Investors disagree over post-Rousseff Brazil

Demonstrating against RousseffExpectations for Brazil equity returns should President Dilma Rousseff be impeached are far from reaching a consensus following the rally in the country’s stock market this year.

The Brazilian equity market returned 34%, compared to 7% for emerging markets and 2% for global equities, according to Datastream figures up to April 18 and quoted by Baring Asset Management.

“In the near term, anticipation of [the impeachment] is bringing about a significant improvement in investor sentiment. With the level of perceived risk starting to recede, we are also starting to see the cost of capital come down,” said Mike Simpson, head of Latin America equities at Barings.

Brazil’s lower chamber of congress backed the impeachment proceedings on April 17, and it now seems “very improbable” that Rousseff – who has been engulfed by the Petrobras scandal – will manage to stay in office, Simpson said.

The president’s impeachment could end the “political paralysis and gridlock that has hindered the government for years” and is likely to see a new leadership pursue the structural and market-friendly reforms needed to reactivate business activity. Simpson added.

However, investors with a broader emerging market mandate do not all see it this way. James Syme, manager of the JOHCM Global Emerging Markets Opportunities Fund at JO Hambro, said that with or without Rousseff, Brazil is risky due to “dizzying valuations” following the rally and the low level of corporate earnings to sustain them, and also because scandals also surround the main candidates to replace the president.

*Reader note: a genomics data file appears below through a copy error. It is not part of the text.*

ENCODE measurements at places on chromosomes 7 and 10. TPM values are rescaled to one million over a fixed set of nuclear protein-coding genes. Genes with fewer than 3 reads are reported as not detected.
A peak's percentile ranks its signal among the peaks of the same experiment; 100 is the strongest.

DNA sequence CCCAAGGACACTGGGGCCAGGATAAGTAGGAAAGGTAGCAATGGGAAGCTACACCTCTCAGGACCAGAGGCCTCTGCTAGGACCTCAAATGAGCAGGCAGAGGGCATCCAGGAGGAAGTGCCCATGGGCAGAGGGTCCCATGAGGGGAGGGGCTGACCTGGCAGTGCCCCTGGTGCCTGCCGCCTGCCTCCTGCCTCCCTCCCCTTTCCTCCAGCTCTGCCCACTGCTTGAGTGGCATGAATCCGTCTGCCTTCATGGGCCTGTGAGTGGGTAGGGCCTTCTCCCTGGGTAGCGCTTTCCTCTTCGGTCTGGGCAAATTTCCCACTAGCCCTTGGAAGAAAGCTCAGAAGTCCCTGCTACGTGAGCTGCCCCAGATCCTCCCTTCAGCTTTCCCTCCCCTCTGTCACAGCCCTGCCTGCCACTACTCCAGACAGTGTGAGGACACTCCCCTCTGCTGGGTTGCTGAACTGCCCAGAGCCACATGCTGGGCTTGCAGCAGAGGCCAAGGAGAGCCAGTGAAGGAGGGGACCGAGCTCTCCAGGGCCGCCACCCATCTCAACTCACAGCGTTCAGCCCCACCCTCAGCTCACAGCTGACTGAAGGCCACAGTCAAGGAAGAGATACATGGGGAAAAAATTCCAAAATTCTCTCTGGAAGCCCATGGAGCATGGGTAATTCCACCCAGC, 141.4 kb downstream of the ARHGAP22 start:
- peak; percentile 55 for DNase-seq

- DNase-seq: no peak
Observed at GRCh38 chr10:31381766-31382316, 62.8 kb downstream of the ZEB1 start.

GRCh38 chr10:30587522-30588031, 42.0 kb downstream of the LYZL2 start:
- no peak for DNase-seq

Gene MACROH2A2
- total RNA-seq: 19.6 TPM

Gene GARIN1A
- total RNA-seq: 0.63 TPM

“Even if President Rousseff is ultimately replaced, we think this toxic combination of heady stock valuations, corrupt politics and a sickly economy means investors should avoid Brazil,” said Syme, adding it was “fanciful to expect a new and clean broom to undertake painful but necessary economic reforms”.

Syme prefers China and India, which are supported by strong domestic demand, and certain East Asian economies.

Simpson, at Barings, says his strategy is to focus on quality Brazilian companies and recently added Banco do Brazil to his portfolio, which Simpson describes as the highest quality state-owned enterprise in Brazil.

Meanwhile, Barings’ own multi-asset strategy recently increased its exposure to Asia for the “first time in years”.

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